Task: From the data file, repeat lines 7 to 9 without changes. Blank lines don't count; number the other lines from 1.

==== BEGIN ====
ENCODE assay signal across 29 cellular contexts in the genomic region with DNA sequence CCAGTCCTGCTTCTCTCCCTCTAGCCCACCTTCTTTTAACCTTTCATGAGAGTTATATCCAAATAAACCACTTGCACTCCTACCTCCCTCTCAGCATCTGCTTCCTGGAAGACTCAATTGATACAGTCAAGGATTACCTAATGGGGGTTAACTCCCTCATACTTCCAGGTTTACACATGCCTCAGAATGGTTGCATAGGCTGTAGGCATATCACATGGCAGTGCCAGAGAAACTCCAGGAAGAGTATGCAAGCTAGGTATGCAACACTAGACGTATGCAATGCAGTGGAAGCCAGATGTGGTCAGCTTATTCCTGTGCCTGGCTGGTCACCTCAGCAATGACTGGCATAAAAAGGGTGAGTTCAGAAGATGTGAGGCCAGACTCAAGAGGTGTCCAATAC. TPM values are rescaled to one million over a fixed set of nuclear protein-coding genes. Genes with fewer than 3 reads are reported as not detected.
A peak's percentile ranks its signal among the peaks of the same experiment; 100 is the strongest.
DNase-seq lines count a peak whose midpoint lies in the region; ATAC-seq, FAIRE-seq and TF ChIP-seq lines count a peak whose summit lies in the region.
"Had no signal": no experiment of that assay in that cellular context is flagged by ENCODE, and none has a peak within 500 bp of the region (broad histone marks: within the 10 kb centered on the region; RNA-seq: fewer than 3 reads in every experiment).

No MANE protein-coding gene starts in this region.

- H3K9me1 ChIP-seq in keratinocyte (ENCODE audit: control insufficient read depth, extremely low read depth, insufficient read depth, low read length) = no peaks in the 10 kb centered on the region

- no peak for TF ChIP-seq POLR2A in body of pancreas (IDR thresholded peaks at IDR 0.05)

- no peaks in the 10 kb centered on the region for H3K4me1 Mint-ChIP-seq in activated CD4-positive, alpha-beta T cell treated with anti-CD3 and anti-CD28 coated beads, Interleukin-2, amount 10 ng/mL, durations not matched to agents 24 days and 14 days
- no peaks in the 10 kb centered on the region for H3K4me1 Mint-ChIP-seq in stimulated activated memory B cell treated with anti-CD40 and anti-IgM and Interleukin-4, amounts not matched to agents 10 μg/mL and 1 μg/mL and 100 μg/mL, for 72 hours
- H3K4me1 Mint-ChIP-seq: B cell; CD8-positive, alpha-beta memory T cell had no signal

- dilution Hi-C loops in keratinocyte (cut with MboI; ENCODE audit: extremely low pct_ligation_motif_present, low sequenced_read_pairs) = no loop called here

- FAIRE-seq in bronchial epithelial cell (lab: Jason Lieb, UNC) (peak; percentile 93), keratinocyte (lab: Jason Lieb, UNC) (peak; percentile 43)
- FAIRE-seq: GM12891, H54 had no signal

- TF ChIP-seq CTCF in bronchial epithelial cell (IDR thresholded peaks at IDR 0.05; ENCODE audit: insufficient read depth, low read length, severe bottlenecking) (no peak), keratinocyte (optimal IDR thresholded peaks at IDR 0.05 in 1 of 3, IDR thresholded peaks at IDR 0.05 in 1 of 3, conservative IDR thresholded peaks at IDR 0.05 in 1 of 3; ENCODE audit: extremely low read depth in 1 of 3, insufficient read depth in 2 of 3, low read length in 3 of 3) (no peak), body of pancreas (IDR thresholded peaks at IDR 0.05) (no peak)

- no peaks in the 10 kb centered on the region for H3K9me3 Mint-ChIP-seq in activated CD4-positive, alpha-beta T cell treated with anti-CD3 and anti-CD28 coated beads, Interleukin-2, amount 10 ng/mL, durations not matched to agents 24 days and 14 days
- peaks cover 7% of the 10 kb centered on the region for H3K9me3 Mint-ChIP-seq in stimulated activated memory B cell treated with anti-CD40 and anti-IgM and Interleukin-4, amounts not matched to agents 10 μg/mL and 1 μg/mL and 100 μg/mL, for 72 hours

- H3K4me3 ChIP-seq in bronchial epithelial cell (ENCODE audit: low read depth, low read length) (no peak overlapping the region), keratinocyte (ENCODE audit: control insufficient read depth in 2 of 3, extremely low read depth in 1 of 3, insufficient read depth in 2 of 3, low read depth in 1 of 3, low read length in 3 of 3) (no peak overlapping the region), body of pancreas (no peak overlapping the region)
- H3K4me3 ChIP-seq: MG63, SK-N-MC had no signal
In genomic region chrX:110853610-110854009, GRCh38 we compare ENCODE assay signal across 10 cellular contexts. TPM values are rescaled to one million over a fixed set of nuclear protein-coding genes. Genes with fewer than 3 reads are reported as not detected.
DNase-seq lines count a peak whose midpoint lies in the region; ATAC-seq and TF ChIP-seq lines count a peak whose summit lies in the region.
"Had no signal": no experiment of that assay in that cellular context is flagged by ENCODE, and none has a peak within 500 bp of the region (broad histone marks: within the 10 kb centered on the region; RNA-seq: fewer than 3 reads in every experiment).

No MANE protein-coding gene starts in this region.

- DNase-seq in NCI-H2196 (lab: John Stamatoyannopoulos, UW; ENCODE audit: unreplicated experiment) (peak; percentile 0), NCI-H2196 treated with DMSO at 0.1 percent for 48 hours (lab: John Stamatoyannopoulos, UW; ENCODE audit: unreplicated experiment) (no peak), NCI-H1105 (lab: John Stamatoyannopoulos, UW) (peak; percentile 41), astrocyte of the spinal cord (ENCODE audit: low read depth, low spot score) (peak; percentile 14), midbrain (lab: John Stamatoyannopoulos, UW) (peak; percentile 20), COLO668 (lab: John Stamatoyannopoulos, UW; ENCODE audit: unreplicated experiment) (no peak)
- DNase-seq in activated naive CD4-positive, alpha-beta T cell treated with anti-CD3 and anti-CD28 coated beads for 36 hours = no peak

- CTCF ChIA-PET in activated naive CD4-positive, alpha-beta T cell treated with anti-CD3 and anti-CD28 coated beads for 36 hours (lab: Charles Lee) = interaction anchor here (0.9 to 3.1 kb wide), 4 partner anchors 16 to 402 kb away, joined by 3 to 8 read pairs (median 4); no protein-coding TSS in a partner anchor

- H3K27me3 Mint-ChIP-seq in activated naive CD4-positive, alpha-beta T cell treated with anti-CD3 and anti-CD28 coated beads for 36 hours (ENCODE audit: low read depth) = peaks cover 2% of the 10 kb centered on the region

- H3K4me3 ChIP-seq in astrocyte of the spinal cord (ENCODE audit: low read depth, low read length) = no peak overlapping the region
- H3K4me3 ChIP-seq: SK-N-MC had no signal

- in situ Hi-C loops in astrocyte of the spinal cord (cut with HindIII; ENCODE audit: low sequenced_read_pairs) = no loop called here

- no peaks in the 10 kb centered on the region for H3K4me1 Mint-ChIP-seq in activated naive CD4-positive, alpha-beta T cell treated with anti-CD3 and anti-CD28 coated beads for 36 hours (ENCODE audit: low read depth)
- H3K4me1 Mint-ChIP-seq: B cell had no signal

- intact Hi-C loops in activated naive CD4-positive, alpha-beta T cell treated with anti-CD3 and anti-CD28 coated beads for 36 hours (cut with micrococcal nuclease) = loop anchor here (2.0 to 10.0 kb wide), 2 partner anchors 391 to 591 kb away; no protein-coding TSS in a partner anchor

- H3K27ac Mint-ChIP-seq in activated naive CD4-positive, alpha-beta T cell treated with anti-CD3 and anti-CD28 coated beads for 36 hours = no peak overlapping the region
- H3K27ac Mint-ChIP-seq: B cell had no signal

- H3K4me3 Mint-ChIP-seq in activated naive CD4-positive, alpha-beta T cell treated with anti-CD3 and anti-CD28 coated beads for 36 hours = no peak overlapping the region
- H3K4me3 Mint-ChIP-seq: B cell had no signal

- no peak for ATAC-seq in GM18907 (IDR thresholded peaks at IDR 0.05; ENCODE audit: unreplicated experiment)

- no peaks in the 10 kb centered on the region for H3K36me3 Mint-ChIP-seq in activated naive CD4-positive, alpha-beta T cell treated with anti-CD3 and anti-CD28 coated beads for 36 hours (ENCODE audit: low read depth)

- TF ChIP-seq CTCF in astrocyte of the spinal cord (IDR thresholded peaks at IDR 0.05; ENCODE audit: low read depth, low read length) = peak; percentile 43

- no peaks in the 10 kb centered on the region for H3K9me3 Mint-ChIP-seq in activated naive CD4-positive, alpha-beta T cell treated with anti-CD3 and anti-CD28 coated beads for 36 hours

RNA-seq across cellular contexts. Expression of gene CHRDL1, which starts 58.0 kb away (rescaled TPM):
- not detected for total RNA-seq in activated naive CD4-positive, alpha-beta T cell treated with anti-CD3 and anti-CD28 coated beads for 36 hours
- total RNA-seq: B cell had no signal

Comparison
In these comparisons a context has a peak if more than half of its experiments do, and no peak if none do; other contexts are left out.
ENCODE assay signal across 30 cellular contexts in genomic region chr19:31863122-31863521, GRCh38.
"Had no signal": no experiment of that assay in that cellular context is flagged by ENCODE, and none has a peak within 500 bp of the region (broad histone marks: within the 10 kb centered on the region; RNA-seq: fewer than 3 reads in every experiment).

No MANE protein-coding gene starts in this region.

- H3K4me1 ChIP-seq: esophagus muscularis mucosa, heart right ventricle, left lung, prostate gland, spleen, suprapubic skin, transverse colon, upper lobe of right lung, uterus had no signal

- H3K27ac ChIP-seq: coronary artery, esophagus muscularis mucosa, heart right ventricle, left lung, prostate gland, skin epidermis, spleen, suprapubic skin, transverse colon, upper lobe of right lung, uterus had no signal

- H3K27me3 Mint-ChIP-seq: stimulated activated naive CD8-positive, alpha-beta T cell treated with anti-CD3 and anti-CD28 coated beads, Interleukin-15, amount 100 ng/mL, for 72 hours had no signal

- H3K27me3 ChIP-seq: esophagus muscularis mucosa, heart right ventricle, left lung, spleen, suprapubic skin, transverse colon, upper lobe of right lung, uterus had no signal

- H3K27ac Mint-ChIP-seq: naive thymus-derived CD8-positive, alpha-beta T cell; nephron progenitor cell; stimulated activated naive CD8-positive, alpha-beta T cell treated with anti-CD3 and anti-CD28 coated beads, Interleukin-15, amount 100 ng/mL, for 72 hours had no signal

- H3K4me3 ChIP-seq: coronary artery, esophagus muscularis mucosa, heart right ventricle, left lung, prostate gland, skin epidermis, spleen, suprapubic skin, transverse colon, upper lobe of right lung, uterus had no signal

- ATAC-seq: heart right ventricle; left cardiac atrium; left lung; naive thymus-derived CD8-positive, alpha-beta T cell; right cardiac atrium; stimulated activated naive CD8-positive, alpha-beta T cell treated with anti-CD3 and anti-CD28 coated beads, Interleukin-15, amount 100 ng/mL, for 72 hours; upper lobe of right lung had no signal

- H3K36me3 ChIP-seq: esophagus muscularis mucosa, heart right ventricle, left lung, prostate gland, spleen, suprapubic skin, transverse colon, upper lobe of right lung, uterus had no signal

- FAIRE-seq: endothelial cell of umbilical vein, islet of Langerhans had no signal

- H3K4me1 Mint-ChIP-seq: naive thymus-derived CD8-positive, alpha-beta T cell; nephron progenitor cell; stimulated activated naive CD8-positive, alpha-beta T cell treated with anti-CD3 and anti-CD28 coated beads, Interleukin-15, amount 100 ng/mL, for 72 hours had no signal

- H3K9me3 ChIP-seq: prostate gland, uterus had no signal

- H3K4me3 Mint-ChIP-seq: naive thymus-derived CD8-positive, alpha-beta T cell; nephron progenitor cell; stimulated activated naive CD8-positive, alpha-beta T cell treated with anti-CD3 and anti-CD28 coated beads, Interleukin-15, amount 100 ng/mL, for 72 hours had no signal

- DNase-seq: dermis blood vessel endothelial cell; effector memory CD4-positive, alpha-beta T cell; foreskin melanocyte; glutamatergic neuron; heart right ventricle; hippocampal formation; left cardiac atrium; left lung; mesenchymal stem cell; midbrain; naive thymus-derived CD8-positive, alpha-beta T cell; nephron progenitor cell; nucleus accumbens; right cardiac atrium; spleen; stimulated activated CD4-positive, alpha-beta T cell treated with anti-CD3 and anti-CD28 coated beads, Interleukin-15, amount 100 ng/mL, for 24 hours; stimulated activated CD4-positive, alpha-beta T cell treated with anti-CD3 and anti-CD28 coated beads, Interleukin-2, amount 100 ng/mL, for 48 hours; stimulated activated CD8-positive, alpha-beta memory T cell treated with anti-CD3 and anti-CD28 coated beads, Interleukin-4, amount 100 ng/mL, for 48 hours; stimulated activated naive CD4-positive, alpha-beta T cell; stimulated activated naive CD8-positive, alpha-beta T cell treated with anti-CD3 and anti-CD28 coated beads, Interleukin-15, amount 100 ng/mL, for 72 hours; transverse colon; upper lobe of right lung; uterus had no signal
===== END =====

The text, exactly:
- no peak for TF ChIP-seq POLR2A in body of pancreas (IDR thresholded peaks at IDR 0.05)

- no peaks in the 10 kb centered on the region for H3K4me1 Mint-ChIP-seq in activated CD4-positive, alpha-beta T cell treated with anti-CD3 and anti-CD28 coated beads, Interleukin-2, amount 10 ng/mL, durations not matched to agents 24 days and 14 days
- no peaks in the 10 kb centered on the region for H3K4me1 Mint-ChIP-seq in stimulated activated memory B cell treated with anti-CD40 and anti-IgM and Interleukin-4, amounts not matched to agents 10 μg/mL and 1 μg/mL and 100 μg/mL, for 72 hours